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Library of Congress – Washington, D.C.

Summer 2013 Fellow: Mark Sanchez

Faculty Mentor: Jim Campbell

Office Description: 

Founded in 1800, the Library of Congress is the oldest federal cultural institution in the United States and the largest library in the world, with more than 147 million items in diverse languages, disciplines, and formats. As the world’s largest repository of knowledge and creativity, the Library is a symbol of democracy and the principles on which this nation was founded. The Library seeks to spark the public’s imagination and celebrate human achievement through its programs and exhibits. In doing so, the Library helps foster the informed and involved citizenry upon which American democracy depends. The Library serves the U.S. Congress and the nation both on site, in its reading rooms on Capitol Hill, and through its award-winning website.

The Library of Congress Prints and Photographs Division is the cultural heritage steward for more than 14 million photographs, drawings, and prints from the 15th century to the present day. International in scope, these visual collections represent a uniquely rich fund of human experience, knowledge, creativity, and achievement, touching on almost every realm of endeavor: science, art, invention, government and political struggle, and the recording of history. For more information, please visit the Prints and Photographs Division’s official website here.

At the Library of Congress, the Liljenquist Family Fellow will work in the Education Outreach Office (http://www.loc.gov/teachers/), which provides teacher resources to help K-12 educators effectively use primary sources from the Library’s vast digital collections in their teaching. Founded in 1800, the Library of Congress is the oldest federal cultural institution in the United States and the largest library in the world, with more than 147 million items in diverse languages, disciplines, and formats. As the world’s largest repository of knowledge and creativity, the Library is a symbol of democracy and the principles on which this nation was founded. The Library seeks to spark the public’s imagination and celebrate human achievement through its programs and exhibits. In doing so, the Library helps foster the informed and involved citizenry upon which American democracy depends. The Library serves the U.S. Congress and the nation both on site, in its reading rooms on Capitol Hill, and through its award-winning website.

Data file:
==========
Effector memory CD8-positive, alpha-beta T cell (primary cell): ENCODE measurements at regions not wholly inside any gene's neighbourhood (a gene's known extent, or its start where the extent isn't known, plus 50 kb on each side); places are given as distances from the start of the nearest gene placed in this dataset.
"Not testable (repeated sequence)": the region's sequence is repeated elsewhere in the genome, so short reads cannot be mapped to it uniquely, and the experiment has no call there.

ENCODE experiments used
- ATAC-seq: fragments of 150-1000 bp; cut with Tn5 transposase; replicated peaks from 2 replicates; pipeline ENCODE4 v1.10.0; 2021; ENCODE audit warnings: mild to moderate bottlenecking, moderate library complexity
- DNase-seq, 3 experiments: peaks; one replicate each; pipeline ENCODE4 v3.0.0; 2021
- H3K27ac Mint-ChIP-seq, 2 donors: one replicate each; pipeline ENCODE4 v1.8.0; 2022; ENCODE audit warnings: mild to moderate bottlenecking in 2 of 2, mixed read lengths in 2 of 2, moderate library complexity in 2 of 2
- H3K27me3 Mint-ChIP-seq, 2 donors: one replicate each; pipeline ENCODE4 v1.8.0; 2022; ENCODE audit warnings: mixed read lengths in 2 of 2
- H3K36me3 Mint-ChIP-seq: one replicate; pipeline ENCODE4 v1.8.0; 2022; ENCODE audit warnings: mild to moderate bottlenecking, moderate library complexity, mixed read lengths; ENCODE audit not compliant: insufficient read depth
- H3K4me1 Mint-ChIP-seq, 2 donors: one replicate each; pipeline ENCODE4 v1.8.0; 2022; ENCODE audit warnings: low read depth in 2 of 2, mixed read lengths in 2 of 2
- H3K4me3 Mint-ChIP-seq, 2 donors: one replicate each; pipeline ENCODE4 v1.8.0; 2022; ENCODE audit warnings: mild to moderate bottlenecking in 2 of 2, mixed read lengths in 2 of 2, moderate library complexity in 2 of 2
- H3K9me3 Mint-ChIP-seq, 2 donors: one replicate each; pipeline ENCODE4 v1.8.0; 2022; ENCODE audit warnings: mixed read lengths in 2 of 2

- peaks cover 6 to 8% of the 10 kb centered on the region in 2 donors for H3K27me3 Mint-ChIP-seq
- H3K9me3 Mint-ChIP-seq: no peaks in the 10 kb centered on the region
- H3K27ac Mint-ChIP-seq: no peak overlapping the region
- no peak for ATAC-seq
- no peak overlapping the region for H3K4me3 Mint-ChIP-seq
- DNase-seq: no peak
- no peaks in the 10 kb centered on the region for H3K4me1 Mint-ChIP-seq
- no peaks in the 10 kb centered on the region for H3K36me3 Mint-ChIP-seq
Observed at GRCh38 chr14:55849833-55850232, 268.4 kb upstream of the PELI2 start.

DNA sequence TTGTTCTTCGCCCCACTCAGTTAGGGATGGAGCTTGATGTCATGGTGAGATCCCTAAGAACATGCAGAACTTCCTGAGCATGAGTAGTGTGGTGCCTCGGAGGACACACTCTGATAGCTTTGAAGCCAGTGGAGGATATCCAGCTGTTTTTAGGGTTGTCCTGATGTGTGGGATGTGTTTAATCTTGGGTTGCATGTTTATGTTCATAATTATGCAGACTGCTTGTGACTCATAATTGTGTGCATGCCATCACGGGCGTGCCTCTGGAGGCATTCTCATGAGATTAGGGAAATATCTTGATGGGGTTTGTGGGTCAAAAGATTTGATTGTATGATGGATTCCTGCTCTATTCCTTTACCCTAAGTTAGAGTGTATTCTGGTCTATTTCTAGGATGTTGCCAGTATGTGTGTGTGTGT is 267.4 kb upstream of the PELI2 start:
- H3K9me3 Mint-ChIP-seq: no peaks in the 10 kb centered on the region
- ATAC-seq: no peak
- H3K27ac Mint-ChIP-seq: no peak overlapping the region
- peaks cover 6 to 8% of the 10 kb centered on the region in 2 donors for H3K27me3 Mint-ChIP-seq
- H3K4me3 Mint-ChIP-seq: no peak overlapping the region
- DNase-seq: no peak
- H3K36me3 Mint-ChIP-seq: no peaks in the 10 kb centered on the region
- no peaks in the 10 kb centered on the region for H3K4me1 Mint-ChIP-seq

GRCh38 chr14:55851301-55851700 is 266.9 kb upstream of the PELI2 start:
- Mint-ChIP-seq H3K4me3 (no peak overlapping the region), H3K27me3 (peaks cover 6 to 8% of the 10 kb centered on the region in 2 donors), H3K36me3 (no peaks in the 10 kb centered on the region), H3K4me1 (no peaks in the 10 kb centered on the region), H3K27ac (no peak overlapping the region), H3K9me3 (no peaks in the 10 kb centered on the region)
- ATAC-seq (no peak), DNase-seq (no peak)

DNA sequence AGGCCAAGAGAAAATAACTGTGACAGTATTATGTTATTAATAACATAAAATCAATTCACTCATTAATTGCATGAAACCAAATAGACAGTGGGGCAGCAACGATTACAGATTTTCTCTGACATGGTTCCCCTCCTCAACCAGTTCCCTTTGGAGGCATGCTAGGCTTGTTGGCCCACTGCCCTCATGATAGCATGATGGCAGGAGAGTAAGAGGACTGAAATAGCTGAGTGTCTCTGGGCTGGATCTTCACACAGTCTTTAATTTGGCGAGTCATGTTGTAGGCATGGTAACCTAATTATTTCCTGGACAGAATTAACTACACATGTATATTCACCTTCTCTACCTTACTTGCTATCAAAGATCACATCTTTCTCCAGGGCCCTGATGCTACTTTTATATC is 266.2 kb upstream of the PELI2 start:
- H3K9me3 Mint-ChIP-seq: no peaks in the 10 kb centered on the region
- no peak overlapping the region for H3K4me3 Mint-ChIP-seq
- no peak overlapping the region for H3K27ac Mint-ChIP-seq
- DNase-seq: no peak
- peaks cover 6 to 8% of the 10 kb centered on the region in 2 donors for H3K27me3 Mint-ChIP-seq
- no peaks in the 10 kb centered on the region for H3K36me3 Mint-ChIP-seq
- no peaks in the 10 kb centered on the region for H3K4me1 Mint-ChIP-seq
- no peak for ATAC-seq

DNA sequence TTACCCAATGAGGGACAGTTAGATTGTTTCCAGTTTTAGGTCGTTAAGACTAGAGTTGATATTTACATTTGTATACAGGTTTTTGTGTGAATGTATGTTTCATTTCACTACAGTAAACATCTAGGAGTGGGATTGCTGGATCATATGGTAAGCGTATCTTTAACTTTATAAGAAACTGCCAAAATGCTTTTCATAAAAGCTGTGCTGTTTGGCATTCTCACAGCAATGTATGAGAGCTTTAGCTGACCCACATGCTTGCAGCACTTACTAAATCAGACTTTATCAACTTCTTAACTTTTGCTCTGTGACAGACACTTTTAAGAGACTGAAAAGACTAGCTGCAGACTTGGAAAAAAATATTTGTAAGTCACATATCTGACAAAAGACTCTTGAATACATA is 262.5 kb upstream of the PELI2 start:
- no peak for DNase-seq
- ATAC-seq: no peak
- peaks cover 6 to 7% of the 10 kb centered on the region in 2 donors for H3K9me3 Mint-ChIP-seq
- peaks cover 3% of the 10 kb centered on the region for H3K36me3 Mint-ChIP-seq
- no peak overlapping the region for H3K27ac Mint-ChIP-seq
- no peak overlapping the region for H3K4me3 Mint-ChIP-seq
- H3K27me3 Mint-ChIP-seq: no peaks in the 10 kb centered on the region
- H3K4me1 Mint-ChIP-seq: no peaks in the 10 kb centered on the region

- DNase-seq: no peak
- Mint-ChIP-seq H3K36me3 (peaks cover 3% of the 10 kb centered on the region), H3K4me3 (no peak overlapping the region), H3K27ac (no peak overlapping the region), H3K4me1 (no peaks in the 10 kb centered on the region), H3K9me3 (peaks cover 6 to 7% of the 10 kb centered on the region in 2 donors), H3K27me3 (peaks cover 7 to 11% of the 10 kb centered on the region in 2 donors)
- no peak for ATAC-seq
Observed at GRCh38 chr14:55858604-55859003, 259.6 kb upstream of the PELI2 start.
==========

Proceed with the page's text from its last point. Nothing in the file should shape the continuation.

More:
Potential projects:

Partner with an experienced education specialist to help develop a set of primary source materials for K-12 teachers related to the Liljenquist Collection of Civil War Photographs (http://www.loc.gov/pictures/collection/lilj/). Teachers throughout the United States will use the materials to help students engage with historical subject matter, build their critical thinking skills, and construct knowledge. To see examples of primary source-based teaching materials from the Library,  go to http://www.loc.gov/teachers and especially http://www.loc.gov/teachers/classroommaterials/primarysourcesets/

Qualities, coursework, skills, experiences, and disciplines:

Knowledge of K-12 educational philosophy and practices, particularly the effective educational use of primary sources. Classroom experience a plus. U.S. history background preferred. Writing and editing skills required.